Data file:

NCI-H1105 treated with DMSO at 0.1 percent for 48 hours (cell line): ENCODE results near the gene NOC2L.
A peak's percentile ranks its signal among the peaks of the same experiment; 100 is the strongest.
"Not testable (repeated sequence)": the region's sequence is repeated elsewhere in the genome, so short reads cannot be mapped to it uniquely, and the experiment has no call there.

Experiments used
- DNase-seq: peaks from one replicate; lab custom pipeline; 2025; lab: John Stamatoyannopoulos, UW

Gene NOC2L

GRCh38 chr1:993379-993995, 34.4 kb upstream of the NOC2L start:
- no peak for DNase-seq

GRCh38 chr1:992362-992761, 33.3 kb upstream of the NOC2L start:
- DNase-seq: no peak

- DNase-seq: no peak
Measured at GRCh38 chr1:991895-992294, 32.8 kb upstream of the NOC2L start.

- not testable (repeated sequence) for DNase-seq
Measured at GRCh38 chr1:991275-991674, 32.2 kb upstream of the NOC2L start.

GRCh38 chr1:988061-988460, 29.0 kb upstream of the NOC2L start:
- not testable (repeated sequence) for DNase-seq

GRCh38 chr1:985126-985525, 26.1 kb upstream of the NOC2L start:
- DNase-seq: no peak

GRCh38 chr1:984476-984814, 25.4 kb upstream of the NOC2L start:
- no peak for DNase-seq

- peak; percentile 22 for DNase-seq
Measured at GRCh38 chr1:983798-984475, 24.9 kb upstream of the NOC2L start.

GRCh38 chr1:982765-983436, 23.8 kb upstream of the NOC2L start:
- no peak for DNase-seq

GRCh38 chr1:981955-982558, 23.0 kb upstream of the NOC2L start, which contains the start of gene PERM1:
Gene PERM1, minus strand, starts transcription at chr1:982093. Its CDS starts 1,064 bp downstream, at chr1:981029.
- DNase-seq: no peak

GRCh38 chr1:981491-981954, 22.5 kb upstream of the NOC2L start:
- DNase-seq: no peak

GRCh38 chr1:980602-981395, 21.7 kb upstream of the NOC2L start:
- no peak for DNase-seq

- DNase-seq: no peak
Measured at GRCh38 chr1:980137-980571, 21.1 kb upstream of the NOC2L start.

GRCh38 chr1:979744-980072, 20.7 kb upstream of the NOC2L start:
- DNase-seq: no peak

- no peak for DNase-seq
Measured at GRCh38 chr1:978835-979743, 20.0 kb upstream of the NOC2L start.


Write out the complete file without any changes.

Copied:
NCI-H1105 treated with DMSO at 0.1 percent for 48 hours (cell line): ENCODE results near the gene NOC2L.
A peak's percentile ranks its signal among the peaks of the same experiment; 100 is the strongest.
"Not testable (repeated sequence)": the region's sequence is repeated elsewhere in the genome, so short reads cannot be mapped to it uniquely, and the experiment has no call there.

Experiments used
- DNase-seq: peaks from one replicate; lab custom pipeline; 2025; lab: John Stamatoyannopoulos, UW

Gene NOC2L

GRCh38 chr1:993379-993995, 34.4 kb upstream of the NOC2L start:
- no peak for DNase-seq

GRCh38 chr1:992362-992761, 33.3 kb upstream of the NOC2L start:
- DNase-seq: no peak

- DNase-seq: no peak
Measured at GRCh38 chr1:991895-992294, 32.8 kb upstream of the NOC2L start.

- not testable (repeated sequence) for DNase-seq
Measured at GRCh38 chr1:991275-991674, 32.2 kb upstream of the NOC2L start.

GRCh38 chr1:988061-988460, 29.0 kb upstream of the NOC2L start:
- not testable (repeated sequence) for DNase-seq

GRCh38 chr1:985126-985525, 26.1 kb upstream of the NOC2L start:
- DNase-seq: no peak

GRCh38 chr1:984476-984814, 25.4 kb upstream of the NOC2L start:
- no peak for DNase-seq

- peak; percentile 22 for DNase-seq
Measured at GRCh38 chr1:983798-984475, 24.9 kb upstream of the NOC2L start.

GRCh38 chr1:982765-983436, 23.8 kb upstream of the NOC2L start:
- no peak for DNase-seq

GRCh38 chr1:981955-982558, 23.0 kb upstream of the NOC2L start, which contains the start of gene PERM1:
Gene PERM1, minus strand, starts transcription at chr1:982093. Its CDS starts 1,064 bp downstream, at chr1:981029.
- DNase-seq: no peak

GRCh38 chr1:981491-981954, 22.5 kb upstream of the NOC2L start:
- DNase-seq: no peak

GRCh38 chr1:980602-981395, 21.7 kb upstream of the NOC2L start:
- no peak for DNase-seq

- DNase-seq: no peak
Measured at GRCh38 chr1:980137-980571, 21.1 kb upstream of the NOC2L start.

GRCh38 chr1:979744-980072, 20.7 kb upstream of the NOC2L start:
- DNase-seq: no peak

- no peak for DNase-seq
Measured at GRCh38 chr1:978835-979743, 20.0 kb upstream of the NOC2L start.